Breaking news- 2 most valuable higher education searches- 1) what are www youth ambassadors for sdgs? what is AI for valuetrue market purpose?how'd you like to search WRJ blog by value chains eg vc1 money vc2 AI & human tech vc3 health vc4 arts and communities happy stuff including olympics vc5 girls safety vc6 education for livelihoods vc7 food as nutrition security & diversity vc8 infrastructure for win-win trade maps vc9 true media
breaking the last empire : americans need to vote now are they separate and superior speciesn OR are they like the rest of the 8 billion of us? new summer 2019 : drucker ::::60 years ago dad, norman macrae, started the first of 100 conversations on AI (Artificial Intelligence), He had just surveyed how Japan was rising (lifting potentially Asians everywhere out of colonial era poverty) round brilliant engineers (bullet trains, container superports , microelectronics, the most reliable engines in the world) - from tokyo he brought back a pocket calculator- what would schools and the world be like if everyone had one of these?

Within a few years the world was debating if tech helps man reach the moon is there any mission impossible on earth.
5G 2020s (4 3 2) 1 G 1970s
And Gordon Moore of Intel had just written a paper promising that microelectronic engineers would improve tech 100 fold every G decade to 2020s -that's a trillion fold more powerful microchips in 2030 than man raced to the moon with. So who's knowledge should teachers and everyone linkin to now if millennials are to be the first sustainability generations and THE UN 17 sdgs are to be celebrated as possible wherever the next girl is born. We welcome your nominations: here are a few examples back from the future of 2030 followed by an approximate chronological order. If in doubt as to whether we know your favorite WRJC please search this blog and mail us if we have left someone out

Tuesday, July 31, 2018

reid hoffman #BR6

Great discussion with Allen Blue and @LinkedIn staff on the future of work and the potential of technology and data to create more opportunity for people everywhere.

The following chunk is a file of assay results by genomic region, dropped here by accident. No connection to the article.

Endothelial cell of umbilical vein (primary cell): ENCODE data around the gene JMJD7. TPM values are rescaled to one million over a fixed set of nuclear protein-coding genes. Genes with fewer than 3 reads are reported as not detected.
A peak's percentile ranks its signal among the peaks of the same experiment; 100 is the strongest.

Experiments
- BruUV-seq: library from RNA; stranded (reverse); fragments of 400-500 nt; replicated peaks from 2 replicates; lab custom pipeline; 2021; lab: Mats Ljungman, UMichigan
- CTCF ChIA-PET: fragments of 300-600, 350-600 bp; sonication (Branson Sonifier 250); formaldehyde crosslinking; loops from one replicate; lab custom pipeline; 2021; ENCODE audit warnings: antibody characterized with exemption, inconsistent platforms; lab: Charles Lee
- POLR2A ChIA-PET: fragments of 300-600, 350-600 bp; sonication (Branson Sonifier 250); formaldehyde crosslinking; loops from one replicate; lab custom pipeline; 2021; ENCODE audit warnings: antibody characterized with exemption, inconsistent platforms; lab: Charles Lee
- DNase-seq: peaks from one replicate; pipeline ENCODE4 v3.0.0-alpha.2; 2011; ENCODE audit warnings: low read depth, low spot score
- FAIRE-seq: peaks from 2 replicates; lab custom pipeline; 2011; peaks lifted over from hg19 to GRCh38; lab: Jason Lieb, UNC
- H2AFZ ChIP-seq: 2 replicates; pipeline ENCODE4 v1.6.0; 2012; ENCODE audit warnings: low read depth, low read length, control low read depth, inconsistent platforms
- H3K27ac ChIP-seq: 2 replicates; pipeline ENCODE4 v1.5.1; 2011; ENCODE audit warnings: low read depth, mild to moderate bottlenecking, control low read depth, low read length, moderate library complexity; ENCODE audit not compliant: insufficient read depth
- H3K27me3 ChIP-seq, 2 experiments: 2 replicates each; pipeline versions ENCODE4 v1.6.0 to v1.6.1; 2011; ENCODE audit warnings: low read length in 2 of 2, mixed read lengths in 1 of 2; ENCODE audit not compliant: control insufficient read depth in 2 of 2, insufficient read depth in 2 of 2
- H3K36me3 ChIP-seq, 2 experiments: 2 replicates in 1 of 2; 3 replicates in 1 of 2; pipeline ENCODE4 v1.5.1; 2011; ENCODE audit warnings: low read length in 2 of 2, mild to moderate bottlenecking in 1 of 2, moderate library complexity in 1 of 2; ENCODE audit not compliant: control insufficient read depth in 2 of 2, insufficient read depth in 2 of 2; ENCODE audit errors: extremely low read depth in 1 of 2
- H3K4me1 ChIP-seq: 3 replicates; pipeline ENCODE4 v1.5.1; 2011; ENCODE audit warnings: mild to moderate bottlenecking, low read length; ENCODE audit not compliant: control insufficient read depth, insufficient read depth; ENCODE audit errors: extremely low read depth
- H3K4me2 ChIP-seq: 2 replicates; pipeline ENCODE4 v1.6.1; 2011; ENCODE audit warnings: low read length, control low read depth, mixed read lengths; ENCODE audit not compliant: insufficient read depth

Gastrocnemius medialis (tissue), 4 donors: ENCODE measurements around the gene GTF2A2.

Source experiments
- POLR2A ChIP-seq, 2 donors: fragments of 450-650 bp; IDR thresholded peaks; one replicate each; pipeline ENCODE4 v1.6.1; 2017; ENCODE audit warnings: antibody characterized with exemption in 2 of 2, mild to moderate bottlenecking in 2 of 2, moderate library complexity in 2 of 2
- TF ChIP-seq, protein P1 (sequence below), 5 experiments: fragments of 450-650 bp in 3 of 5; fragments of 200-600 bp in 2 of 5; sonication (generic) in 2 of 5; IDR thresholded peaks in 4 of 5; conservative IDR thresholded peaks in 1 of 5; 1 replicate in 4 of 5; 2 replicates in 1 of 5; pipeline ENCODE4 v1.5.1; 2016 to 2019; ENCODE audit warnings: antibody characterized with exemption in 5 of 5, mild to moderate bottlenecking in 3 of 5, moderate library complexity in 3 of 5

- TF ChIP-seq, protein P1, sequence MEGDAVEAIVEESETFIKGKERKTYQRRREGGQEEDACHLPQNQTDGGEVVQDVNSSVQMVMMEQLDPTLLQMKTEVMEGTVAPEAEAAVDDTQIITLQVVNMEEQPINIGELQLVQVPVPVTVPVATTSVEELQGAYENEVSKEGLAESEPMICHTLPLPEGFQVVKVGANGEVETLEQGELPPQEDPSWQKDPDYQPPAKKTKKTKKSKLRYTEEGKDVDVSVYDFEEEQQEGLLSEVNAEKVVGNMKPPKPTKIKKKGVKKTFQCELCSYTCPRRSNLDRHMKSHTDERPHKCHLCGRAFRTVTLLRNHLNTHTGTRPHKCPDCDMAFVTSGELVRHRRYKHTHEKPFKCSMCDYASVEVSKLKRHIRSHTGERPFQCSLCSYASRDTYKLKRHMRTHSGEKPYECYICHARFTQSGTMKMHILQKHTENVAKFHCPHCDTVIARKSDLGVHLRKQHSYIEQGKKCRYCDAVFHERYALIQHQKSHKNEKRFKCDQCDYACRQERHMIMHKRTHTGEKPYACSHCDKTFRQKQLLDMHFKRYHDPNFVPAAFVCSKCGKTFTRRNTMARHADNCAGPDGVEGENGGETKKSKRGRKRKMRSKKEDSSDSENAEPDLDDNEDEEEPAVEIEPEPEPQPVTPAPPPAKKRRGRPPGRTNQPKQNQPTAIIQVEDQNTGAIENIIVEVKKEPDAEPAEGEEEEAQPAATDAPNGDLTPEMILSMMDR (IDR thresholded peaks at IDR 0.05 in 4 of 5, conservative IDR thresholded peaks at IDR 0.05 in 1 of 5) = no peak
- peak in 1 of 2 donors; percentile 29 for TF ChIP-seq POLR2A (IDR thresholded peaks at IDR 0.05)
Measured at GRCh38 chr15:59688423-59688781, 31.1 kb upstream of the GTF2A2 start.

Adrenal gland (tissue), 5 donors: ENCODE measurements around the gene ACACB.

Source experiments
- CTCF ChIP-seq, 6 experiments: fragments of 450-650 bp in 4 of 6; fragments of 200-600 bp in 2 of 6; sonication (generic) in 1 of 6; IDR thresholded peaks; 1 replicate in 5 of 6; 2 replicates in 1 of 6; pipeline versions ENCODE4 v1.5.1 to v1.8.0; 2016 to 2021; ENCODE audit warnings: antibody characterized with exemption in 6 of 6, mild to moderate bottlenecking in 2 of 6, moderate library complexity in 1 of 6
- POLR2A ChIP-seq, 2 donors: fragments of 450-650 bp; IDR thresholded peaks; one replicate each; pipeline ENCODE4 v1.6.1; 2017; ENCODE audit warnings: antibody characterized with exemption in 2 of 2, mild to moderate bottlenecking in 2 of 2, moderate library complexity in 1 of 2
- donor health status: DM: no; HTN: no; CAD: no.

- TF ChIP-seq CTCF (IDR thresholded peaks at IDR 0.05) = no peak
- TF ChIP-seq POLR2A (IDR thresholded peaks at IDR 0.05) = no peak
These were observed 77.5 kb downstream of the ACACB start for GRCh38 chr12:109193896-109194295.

Thursday, July 26, 2018


latest news of bezos footnoted from unwomnens week spet 2018 and jim kim

first news of bezos back before bezos the AI we had was:
the personal computer of 1984
the worldwide web of early 1989
- initially in uk where i was you could only afford to play of you were in academia (cos of cost of local telphones) so ecommerce seemed weird and wonderful viewing amazon 1995's birth out of uk and then there were the great debates could people redesign value chains to maximise hard working smes and value staying loca,ly where people served each other
- at the time was bezos fair in trying to patent one click- since then bezos has impacted everyone including whether jack ma and jerry yang can save the webs livelihood generation from silli valleys fake media and attempts to reduce the web to an appendix of ad age and mr trump's personal greatness being all american can twit about

now we know bezos failed 200 american cities as not having the gist of what amazon doubling up headquarters needs -bit sad that bezos came too late to meet the one guy who has he=kept dc youth believing since 2012

Jim Kim 

President at The World Bank


Famine ffected over 20 million people in 2017 alone. With support from Microsoft, Google, and Amazon Web Services, we’re partnering with the United Nations and the International Committee of the

do i dig it
latest news of bezos above unwomens week sept 2018

to patent onFamine is an ongoing international crisis that affected over 20 million people in 2017 alone. With support from Microsoft, Google, and Amazon Web Services, we’re partnering with the United Nations and the International Committee of the

e click